Evelyn Richardson

Have you noticed that since we now have electric steam irons that remove wrinkles effortlessly, more fabric has been developed that needs little or no ironing? Rarely do I get out the ironing board to touch up items that go through the laundry.

I'm glad, of course, but I can't avoid thinking how helpful it would have been to have had an iron that heated itself in those days when we had to chop wood and build a fire to heat the flatirons over and over again.

Along this line of thinking, consider how fashion and preferences have gone to droopy, clingy clothes instead of the starched, crisp look that was mandatory if we stepped out in social circles a few generations ago. It was a reflection on your personal care not to have stiff collars and wrinkle-free skirts that stood out in a flare.

When times were tough, it was not unusual for women to stay home from a gathering because they did not have a hat they felt was suitable to wear. Now, if we see someone wearing a dress-up hat, we view that as unusual, an added accessory--certainly not a necessary piece of their ensemble, in today's times when we might have more money to buy one.

How good it would have been to have had windows that stayed up without their having to be propped with a stick. If the stick was too long, it was angled across the opening; if too short, not all the air possible could blow through the screen, and we needed all we could get on hot summer nights.

Modern windows are wide and can be adjusted to maintain the best air circulation for the weather. But now we also have air conditioning, and rarely do we open the windows at all!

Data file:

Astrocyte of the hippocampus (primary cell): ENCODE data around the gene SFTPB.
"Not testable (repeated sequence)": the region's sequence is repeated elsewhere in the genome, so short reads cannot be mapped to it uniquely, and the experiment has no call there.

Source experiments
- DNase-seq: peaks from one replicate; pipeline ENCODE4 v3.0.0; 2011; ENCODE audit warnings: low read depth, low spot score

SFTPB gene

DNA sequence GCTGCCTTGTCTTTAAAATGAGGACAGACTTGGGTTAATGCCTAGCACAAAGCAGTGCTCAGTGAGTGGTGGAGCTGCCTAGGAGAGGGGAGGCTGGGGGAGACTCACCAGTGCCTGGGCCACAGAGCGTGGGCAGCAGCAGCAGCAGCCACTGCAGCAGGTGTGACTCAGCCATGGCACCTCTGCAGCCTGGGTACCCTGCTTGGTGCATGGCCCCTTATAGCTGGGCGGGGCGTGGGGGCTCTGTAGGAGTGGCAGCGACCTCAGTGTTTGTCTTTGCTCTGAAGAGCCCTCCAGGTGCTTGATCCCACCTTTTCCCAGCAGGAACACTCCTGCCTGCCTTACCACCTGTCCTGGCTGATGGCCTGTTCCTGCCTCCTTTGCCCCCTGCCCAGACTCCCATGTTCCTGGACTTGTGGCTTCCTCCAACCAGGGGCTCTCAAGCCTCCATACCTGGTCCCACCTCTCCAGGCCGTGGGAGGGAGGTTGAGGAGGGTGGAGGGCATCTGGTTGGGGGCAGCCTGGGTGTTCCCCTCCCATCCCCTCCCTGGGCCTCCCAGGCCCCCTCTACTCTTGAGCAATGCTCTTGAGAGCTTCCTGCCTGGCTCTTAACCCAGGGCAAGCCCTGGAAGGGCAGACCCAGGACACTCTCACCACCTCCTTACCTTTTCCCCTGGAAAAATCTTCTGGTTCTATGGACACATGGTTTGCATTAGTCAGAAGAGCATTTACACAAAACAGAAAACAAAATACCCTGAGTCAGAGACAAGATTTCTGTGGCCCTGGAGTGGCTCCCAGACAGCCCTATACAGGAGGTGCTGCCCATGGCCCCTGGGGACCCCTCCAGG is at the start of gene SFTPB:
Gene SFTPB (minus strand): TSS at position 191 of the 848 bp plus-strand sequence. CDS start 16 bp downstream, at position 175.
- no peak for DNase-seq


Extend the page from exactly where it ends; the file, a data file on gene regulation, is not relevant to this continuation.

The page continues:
I well remember the importance placed on having shiny floors. Frequent wet mopping took its toll long before we got around to waxing. My mother preferred Johnson's paste wax; it produced a "deeper" shine than the liquid, she said. It required a lot more elbow grease to apply, for sure.

Waxing the floors seemed to have been my job, closely supervised, of course. The applied wax needed to dry the appropriate length of time before I began rubbing it. Too soon, and too much would rub off onto the rag.

Ahead of special occasions, my mother would announce that "we" were putting on two coats of wax. That meant an all-day job.! We saved old wool rags for the polishing; they brought about the highest gloss. The varnished wood floor around the edge of the linoleum required more labor. My knees were red for days from the kneeling.

In this era of electric effort-free buffers, we more often choose wall-to-wall carpet.

Good things may come about illogically.